by Marian Wang ProPublica
As we reported earlier this week, the Federal Election Commission, which regulates the flow of political cash, has been plagued by persistent gridlock  on some key areas of campaign finance.
Whyâ€™s that important? Because, as we explain, more money is coming in and much of it is flowing in through new and barely regulated groups.
Take a look at these graphsÂ â€”Â found in a report  [PDF] recently posted by the commissionÂ â€”Â that shine a spotlight on independent spending, or spending thatâ€™s technically not coordinated with candidates and their campaigns:
Whatâ€™s striking here is that independent spending by â€œPACs, Groups and Individualsâ€ more than quadrupled. Similar spending by parties stayed roughly the same. The data, compiled by the commission, are just another indication that the significance of traditional party committees  is shrinking in the rapidly changing campaign-finance landscape, eclipsed by new groups that can take in unlimited amounts to fund ads. (The other category in the chart, â€œelectioneering communications,â€ represents what are known as â€œissue adsâ€ that donâ€™t explicitly endorse or oppose candidates. Spending on those ads stayed at about $80 million, compared to its 2008 level.)
Another FEC graph breaks down spending a little further. Setting aside the party committees that cut back on their independent spending in 2010, it shows that while traditional PACs have increased their independent spending somewhat, a more substantial increase came from other groups and the rise of Super PACs , which started forming in 2010 after several court rulings opened the door to unlimited corporate and union donations.
Super PACs, as weâ€™ve noted , can take unlimited donations so long as theyâ€™re not coordinating their spending with campaigns. Though these groups have grown in number and influence since the last election cycle, the FEC has yet to issue any rules that specifically address them and has only issued advisory opinions  â€” which don't have the force of law or regulation â€” giving guidance on what theyâ€™re allowed to do.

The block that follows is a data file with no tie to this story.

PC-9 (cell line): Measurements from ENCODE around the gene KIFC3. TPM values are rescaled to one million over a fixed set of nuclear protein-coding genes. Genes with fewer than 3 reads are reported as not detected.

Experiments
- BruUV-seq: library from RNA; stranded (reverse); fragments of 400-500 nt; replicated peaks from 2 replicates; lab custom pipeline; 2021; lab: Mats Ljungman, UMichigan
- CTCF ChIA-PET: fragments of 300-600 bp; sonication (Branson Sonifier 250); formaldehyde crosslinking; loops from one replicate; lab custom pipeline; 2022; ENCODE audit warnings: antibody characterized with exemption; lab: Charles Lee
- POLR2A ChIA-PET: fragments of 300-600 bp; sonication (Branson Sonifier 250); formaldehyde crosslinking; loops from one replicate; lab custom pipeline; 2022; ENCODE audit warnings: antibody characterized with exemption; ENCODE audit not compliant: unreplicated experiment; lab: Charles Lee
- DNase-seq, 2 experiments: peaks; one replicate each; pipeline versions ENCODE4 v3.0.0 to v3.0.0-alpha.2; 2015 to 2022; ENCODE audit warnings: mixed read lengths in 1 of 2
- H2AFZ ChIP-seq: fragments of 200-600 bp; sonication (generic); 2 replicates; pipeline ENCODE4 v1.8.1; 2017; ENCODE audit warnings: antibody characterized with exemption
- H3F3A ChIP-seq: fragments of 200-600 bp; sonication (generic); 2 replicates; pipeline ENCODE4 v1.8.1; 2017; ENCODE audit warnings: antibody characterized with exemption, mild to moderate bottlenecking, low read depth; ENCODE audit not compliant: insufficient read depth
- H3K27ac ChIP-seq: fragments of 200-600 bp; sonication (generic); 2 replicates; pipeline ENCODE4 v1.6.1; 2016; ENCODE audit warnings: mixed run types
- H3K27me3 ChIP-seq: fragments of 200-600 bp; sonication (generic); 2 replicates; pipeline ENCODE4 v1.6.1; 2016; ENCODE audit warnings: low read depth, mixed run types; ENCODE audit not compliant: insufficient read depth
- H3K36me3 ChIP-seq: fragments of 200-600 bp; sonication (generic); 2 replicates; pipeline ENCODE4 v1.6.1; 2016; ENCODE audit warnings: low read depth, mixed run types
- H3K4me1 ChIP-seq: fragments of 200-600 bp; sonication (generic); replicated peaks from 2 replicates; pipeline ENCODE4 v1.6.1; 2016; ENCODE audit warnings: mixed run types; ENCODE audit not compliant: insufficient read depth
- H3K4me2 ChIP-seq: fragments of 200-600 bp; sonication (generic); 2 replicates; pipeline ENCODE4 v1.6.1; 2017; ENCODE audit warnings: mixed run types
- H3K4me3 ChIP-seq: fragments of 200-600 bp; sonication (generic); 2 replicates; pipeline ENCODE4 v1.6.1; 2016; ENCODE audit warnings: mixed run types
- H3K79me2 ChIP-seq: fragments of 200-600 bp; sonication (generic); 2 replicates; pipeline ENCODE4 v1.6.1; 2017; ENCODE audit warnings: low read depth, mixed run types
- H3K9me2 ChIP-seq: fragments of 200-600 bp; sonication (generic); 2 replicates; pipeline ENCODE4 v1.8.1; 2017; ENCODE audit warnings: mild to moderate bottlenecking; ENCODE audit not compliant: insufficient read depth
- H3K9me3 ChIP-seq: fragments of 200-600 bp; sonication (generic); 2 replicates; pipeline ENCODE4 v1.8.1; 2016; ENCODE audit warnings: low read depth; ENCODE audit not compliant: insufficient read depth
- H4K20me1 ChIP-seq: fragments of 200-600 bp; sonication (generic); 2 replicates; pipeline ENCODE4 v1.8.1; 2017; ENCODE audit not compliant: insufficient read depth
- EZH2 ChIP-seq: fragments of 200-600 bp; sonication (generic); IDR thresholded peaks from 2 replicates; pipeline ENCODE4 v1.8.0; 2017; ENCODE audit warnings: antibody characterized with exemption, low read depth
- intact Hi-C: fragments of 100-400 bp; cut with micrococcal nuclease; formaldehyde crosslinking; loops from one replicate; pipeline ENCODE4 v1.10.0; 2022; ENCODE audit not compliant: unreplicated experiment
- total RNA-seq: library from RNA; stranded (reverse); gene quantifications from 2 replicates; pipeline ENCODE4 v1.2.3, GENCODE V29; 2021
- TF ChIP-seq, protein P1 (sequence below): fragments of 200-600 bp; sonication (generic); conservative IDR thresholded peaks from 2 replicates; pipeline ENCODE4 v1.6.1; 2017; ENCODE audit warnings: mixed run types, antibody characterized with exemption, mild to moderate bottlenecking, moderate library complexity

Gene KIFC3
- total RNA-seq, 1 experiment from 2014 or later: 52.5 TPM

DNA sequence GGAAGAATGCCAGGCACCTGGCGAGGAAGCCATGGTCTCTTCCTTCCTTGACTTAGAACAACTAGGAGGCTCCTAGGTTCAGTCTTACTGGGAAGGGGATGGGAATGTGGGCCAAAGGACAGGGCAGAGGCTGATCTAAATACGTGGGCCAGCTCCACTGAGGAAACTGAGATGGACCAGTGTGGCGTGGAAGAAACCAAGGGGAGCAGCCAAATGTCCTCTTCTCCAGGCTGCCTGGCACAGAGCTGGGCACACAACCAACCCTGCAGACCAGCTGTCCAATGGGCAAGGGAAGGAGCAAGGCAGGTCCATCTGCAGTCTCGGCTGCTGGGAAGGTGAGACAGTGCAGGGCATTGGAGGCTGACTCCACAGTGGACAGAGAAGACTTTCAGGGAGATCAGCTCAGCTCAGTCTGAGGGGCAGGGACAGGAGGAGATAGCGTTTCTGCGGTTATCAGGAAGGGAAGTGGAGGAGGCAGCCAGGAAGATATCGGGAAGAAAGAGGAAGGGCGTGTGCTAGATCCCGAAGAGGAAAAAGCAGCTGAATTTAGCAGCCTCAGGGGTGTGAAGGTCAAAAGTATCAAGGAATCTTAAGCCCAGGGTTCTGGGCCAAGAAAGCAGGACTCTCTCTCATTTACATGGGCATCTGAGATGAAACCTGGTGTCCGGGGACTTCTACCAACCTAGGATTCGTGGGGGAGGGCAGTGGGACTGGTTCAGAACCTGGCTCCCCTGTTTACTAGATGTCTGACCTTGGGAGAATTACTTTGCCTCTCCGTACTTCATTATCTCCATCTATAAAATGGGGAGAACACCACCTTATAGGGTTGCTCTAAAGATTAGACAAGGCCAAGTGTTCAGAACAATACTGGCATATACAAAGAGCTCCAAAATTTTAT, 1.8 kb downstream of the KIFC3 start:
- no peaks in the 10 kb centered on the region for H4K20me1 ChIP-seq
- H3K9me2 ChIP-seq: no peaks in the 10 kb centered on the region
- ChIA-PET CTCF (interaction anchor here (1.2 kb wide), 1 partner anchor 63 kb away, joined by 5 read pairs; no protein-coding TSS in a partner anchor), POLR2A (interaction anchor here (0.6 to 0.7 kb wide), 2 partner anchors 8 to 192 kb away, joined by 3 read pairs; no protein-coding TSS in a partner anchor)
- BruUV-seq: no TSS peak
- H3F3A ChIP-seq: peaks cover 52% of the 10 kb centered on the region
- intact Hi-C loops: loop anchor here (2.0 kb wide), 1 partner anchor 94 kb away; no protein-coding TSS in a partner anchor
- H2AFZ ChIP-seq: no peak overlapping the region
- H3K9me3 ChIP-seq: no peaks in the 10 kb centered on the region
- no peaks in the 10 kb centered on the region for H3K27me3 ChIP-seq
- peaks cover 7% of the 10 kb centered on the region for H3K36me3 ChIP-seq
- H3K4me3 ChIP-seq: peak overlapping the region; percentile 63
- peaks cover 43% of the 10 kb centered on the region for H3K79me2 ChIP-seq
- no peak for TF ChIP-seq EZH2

Individual donors and other groups â€” nonprofit 501(c)s ranging from unions to so-called social welfare groups like Karl Roveâ€™s Crossroads GPS â€” can also make independent, noncoordinated expenditures. They took full advantage of this last cycle, spending more than $70 million.
Campaign-finance watchers estimate that independent spending in the 2012 cycle will blow away what was seen in 2010, especially since itâ€™s also a presidential election year. If the FECâ€™s data are any indication, the Super PACs and other nonprofit groups will be the ones to watch.
At the moment, while fundraising is in full swing, the spending is just starting. Hereâ€™s a look at some of the ads that both Democrat- and Republican-leaning Super PACs and 501(c) groups have already put out with the money that has come in.
A few examples:
Republican-allied Crossroads GPS, a 501(c)(4), just rolled out an ad attacking President Obama this week :
Priorities USA, a pro-Obama Super PAC, launched an attack ad against GOP candidate Mitt Romney  last week:
Make Us Great Again, a pro-Rick Perry Super PAC, releasedÂ its first ads  last week: